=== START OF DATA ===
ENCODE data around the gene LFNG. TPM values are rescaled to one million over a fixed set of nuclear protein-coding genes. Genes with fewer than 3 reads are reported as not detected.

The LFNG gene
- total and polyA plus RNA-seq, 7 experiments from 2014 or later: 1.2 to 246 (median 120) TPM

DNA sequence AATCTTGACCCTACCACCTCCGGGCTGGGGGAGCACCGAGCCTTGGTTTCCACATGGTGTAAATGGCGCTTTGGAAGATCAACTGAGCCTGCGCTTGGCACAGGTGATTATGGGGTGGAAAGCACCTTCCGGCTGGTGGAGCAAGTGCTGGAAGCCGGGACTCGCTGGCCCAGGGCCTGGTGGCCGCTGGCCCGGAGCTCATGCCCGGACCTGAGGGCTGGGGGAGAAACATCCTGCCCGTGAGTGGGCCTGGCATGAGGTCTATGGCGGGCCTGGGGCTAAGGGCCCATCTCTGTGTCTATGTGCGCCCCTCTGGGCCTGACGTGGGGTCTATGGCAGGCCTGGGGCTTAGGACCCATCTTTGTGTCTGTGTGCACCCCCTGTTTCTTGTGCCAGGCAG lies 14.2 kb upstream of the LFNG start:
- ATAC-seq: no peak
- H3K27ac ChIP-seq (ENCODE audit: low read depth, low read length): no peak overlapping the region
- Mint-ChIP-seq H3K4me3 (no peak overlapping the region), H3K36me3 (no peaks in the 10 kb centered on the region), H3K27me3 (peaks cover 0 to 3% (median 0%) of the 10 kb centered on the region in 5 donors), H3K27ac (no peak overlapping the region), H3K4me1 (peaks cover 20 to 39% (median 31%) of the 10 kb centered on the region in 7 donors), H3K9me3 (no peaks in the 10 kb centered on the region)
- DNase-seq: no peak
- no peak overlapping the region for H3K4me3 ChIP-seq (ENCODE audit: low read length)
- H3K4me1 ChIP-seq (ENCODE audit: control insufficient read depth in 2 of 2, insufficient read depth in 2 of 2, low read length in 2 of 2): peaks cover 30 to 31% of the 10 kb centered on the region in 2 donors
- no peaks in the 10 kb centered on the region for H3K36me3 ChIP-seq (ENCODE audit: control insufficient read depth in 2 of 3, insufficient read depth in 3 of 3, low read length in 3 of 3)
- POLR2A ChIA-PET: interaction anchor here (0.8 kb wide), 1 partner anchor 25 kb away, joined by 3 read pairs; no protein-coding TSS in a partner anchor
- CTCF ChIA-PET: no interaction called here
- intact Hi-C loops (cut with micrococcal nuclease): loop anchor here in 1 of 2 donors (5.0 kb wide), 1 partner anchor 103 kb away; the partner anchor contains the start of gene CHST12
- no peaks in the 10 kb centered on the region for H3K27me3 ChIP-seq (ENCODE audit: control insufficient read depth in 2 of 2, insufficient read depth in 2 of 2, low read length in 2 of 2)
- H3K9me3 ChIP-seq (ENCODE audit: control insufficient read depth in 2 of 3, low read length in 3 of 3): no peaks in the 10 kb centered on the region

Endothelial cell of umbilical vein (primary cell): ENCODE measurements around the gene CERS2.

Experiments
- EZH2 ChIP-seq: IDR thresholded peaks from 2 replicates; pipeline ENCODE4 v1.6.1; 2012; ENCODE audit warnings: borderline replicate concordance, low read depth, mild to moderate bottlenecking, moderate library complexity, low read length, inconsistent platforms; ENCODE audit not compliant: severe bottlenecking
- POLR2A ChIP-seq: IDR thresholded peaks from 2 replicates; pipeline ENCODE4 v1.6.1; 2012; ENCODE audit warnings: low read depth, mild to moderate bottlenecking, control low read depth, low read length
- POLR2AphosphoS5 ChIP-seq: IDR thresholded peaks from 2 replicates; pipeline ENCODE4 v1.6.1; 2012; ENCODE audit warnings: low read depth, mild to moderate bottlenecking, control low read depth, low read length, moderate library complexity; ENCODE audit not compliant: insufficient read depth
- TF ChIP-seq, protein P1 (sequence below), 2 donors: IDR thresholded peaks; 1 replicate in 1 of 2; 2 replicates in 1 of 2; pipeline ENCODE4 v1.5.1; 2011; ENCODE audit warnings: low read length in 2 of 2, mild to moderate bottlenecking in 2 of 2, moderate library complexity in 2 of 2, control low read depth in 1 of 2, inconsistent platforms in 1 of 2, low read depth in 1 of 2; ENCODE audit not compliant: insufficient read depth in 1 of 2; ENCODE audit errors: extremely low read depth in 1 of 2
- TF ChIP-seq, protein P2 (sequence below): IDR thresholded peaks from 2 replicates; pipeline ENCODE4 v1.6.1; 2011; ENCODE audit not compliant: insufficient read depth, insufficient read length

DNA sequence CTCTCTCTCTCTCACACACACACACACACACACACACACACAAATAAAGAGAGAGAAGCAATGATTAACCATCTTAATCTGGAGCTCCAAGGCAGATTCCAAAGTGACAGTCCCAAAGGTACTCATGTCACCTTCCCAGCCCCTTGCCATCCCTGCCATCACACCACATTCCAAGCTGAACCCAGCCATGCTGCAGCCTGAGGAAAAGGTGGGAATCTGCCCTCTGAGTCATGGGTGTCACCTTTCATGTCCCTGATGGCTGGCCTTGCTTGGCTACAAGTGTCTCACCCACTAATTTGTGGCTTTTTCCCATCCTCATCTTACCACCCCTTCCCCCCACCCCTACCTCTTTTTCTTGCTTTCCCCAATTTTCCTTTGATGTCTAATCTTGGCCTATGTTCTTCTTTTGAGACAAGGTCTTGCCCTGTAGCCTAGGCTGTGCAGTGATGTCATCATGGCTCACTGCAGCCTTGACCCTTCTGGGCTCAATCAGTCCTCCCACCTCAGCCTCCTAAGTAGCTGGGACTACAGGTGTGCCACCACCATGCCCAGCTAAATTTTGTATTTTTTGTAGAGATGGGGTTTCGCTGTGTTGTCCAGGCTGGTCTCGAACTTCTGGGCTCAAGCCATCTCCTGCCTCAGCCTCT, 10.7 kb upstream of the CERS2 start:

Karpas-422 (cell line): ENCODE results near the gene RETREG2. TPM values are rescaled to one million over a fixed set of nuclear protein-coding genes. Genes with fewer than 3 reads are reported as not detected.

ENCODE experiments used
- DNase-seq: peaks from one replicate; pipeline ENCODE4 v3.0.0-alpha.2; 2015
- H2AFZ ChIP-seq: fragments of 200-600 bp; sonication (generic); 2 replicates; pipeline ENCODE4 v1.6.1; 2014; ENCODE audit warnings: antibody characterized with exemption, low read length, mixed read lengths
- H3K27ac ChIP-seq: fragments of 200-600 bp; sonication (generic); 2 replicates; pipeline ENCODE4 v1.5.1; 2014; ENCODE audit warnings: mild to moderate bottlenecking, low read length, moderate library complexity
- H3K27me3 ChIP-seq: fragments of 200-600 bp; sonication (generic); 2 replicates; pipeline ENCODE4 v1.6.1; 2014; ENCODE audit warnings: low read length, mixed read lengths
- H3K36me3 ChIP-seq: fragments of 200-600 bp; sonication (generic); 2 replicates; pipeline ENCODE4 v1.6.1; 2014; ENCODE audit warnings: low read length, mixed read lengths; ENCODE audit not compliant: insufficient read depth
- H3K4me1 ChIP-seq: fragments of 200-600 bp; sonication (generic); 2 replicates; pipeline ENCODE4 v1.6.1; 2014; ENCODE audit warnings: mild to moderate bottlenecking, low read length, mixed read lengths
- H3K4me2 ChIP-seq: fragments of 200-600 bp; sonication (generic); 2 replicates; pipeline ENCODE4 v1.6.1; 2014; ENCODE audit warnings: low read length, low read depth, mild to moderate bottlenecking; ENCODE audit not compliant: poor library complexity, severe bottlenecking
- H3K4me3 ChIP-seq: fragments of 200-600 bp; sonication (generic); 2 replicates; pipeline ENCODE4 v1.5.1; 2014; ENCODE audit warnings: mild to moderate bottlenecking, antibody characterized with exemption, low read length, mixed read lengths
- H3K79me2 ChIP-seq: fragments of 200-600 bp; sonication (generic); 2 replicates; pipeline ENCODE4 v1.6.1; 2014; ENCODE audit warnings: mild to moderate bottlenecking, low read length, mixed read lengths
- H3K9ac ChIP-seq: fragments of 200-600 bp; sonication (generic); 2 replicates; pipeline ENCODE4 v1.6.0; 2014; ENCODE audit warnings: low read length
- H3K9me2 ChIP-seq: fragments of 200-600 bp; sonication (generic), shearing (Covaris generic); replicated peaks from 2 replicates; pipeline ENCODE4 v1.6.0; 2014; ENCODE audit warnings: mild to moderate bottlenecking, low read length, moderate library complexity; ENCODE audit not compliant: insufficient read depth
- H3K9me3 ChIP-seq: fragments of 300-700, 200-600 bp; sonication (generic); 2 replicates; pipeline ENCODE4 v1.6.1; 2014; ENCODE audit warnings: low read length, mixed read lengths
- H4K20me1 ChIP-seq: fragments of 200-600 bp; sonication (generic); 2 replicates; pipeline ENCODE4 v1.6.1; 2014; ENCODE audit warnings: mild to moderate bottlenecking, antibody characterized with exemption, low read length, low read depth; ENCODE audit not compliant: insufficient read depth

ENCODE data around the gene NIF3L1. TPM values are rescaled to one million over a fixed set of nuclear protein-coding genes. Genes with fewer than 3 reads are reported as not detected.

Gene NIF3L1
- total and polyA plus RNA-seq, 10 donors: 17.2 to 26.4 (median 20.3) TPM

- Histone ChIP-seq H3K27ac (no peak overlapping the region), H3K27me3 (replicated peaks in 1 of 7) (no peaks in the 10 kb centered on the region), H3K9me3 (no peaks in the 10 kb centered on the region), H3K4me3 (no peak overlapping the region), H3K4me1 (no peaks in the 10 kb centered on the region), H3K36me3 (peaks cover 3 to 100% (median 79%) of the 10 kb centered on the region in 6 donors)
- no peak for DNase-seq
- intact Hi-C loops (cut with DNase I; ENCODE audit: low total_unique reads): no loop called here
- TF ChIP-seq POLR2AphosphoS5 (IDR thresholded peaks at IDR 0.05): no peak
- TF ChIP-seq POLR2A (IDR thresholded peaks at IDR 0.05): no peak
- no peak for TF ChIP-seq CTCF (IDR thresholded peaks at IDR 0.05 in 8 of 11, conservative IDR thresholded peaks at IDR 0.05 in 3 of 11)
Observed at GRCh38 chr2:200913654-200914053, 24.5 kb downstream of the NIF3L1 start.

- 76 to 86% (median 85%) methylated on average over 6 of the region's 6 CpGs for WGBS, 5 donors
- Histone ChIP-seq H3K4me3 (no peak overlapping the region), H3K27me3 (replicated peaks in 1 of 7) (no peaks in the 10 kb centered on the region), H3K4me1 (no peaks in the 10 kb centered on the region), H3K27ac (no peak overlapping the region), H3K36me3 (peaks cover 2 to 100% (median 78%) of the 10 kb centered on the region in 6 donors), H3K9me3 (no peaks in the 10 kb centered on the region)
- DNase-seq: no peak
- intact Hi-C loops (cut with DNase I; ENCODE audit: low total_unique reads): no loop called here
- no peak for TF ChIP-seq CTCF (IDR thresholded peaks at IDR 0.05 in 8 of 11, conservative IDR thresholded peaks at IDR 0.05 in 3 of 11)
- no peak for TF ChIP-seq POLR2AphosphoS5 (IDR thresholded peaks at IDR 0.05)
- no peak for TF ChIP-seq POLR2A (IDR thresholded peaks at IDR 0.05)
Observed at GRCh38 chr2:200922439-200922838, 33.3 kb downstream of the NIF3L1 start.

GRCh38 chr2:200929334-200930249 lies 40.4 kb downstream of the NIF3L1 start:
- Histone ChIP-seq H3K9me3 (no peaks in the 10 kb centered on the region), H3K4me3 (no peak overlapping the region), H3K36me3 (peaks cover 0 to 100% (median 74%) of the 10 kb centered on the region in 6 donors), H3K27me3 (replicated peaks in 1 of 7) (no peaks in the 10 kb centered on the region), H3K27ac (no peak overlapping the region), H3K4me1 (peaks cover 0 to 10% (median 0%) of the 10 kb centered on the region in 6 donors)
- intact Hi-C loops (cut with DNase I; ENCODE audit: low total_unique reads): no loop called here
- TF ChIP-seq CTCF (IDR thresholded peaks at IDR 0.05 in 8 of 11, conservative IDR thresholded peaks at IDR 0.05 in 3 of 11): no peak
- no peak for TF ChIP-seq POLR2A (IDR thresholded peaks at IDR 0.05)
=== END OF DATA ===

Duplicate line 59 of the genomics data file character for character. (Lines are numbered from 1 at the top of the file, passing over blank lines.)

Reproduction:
- Histone ChIP-seq H3K9me3 (no peaks in the 10 kb centered on the region), H3K4me3 (no peak overlapping the region), H3K36me3 (peaks cover 0 to 100% (median 74%) of the 10 kb centered on the region in 6 donors), H3K27me3 (replicated peaks in 1 of 7) (no peaks in the 10 kb centered on the region), H3K27ac (no peak overlapping the region), H3K4me1 (peaks cover 0 to 10% (median 0%) of the 10 kb centered on the region in 6 donors)